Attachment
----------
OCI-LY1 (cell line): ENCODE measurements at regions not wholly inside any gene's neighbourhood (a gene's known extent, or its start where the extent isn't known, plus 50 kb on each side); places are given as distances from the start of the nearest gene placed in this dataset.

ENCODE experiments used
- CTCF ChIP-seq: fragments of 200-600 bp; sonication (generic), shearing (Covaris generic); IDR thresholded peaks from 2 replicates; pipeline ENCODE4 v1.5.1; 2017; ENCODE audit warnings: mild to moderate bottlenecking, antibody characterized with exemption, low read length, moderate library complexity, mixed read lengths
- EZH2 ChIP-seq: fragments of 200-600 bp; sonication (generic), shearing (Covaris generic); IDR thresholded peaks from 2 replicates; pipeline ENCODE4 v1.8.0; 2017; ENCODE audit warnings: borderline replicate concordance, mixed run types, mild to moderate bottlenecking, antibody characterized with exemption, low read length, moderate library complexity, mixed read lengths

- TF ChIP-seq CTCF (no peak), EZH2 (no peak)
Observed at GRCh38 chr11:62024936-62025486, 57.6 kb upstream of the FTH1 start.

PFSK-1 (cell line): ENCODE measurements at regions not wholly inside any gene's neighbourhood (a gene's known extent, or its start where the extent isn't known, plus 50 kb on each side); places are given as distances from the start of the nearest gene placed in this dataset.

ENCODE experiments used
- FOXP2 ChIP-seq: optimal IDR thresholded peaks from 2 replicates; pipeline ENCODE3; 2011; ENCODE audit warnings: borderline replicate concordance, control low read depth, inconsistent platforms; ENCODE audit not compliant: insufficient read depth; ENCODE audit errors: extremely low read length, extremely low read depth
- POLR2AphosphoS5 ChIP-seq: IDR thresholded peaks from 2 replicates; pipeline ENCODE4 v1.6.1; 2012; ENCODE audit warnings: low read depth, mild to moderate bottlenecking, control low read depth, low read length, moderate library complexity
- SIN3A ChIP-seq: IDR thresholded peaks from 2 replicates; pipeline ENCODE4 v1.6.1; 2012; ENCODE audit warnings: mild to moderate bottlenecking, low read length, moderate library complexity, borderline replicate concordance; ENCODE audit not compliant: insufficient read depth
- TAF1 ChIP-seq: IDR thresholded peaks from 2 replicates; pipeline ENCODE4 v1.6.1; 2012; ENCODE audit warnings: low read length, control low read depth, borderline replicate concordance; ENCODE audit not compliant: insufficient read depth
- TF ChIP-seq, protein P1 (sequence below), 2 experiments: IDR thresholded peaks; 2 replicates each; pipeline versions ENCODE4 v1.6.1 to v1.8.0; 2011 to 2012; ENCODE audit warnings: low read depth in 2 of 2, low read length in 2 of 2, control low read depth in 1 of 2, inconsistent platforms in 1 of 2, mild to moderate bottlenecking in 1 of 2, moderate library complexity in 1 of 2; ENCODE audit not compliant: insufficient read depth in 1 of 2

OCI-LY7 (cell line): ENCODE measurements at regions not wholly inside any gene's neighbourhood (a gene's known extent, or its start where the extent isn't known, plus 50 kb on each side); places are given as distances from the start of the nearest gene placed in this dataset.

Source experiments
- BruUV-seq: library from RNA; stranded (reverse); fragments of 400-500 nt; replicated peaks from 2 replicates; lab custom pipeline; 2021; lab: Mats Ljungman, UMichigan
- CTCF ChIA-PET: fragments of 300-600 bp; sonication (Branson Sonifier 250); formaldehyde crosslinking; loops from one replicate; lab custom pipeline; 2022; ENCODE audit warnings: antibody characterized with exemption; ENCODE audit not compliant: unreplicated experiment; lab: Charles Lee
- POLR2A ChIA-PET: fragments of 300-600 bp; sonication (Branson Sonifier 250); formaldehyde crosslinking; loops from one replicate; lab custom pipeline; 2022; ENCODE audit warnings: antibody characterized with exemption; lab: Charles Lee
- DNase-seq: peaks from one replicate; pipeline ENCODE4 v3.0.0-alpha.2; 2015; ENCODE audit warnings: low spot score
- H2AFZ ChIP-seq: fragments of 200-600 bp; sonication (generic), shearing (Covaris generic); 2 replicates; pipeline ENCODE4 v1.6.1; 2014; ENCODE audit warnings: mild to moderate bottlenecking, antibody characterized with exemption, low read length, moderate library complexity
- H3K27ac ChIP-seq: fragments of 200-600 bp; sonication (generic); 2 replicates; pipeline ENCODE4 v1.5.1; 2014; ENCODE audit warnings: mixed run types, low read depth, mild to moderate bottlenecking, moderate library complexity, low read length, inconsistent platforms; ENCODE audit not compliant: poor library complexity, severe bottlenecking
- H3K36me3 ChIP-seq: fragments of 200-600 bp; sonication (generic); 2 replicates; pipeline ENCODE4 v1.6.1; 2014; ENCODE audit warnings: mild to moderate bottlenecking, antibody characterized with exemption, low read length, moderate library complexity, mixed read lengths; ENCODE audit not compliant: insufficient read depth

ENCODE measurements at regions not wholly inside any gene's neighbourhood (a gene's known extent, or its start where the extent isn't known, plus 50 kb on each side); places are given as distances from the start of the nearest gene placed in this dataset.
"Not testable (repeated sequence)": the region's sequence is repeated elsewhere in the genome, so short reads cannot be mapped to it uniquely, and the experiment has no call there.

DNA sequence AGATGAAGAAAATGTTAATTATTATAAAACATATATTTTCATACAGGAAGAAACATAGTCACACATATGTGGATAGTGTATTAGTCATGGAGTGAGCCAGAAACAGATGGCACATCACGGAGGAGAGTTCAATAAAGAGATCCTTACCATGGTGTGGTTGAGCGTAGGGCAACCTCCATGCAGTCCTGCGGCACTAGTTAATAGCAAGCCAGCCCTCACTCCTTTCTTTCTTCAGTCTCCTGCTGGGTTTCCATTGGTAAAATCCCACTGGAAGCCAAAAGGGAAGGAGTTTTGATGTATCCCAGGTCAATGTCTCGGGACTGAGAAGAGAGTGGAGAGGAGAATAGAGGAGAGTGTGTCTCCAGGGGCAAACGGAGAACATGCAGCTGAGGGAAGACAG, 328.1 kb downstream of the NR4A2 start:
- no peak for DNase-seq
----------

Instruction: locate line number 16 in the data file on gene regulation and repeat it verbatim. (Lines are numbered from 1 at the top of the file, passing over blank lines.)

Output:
- BruUV-seq: library from RNA; stranded (reverse); fragments of 400-500 nt; replicated peaks from 2 replicates; lab custom pipeline; 2021; lab: Mats Ljungman, UMichigan